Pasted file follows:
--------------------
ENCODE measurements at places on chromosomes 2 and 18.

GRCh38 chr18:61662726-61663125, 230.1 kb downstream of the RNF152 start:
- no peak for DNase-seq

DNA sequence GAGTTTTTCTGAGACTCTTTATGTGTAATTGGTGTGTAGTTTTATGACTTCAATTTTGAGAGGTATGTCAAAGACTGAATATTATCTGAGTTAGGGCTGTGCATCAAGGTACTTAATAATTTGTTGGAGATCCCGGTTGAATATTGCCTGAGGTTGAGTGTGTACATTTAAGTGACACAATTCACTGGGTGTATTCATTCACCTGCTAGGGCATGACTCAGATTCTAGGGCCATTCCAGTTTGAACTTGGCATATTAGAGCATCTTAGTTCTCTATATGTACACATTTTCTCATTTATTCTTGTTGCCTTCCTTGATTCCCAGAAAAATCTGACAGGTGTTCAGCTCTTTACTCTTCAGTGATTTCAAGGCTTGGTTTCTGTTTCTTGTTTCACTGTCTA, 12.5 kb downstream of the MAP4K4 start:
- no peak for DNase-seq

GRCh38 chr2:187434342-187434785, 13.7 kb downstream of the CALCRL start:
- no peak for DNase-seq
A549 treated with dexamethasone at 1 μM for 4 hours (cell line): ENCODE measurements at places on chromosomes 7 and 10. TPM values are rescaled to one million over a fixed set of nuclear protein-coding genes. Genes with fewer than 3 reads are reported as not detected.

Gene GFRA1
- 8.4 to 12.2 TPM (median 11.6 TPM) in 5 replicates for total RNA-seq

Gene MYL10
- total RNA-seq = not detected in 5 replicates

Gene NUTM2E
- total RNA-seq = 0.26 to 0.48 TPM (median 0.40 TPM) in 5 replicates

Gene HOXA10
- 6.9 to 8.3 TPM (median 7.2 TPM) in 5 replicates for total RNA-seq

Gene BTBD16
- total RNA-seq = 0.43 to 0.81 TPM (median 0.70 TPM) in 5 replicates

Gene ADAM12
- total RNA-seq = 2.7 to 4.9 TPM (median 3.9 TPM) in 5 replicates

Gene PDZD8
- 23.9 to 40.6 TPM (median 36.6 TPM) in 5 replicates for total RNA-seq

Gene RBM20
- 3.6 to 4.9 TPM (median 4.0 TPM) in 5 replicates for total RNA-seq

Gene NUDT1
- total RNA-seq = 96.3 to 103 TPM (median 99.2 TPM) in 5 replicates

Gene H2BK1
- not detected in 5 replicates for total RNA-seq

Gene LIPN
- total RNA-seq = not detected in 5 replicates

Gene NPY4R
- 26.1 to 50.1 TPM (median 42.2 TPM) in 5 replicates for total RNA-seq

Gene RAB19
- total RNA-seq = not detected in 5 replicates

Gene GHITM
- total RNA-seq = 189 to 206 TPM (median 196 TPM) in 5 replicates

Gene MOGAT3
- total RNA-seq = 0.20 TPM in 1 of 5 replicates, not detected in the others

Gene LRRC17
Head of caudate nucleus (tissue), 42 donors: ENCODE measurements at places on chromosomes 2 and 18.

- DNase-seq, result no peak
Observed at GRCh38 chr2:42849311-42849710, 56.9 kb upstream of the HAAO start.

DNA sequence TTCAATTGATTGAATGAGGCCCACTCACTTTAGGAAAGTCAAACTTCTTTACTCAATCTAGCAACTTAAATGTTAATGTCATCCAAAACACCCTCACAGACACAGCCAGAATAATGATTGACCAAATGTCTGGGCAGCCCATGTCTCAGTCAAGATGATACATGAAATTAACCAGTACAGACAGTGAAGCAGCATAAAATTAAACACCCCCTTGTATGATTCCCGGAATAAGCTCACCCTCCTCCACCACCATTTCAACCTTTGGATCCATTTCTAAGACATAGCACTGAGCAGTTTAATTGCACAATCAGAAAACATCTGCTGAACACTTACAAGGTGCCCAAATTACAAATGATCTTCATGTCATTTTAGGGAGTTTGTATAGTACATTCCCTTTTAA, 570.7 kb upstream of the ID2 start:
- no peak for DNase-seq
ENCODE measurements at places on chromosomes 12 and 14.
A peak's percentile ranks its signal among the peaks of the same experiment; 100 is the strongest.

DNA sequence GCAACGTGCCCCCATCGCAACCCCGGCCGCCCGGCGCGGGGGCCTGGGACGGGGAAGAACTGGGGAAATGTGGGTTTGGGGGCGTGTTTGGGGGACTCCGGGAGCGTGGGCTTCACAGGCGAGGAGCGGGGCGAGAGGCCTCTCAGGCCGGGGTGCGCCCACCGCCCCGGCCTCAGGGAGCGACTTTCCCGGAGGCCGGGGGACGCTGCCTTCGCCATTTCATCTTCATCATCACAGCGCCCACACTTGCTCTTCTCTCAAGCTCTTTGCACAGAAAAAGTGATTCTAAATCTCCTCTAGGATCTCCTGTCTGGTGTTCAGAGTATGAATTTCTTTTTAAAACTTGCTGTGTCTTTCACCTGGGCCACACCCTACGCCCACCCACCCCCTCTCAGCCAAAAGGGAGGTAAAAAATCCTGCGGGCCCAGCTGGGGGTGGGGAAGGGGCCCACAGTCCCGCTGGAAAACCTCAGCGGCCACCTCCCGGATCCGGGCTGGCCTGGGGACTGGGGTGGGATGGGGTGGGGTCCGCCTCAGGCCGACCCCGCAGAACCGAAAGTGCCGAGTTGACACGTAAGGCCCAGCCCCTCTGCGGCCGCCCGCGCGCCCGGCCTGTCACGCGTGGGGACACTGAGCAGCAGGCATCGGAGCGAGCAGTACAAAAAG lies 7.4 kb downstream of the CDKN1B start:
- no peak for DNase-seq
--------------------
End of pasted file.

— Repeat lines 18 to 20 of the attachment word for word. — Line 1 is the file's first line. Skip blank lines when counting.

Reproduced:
- total RNA-seq = 0.43 to 0.81 TPM (median 0.70 TPM) in 5 replicates

Gene ADAM12
- total RNA-seq = 2.7 to 4.9 TPM (median 3.9 TPM) in 5 replicates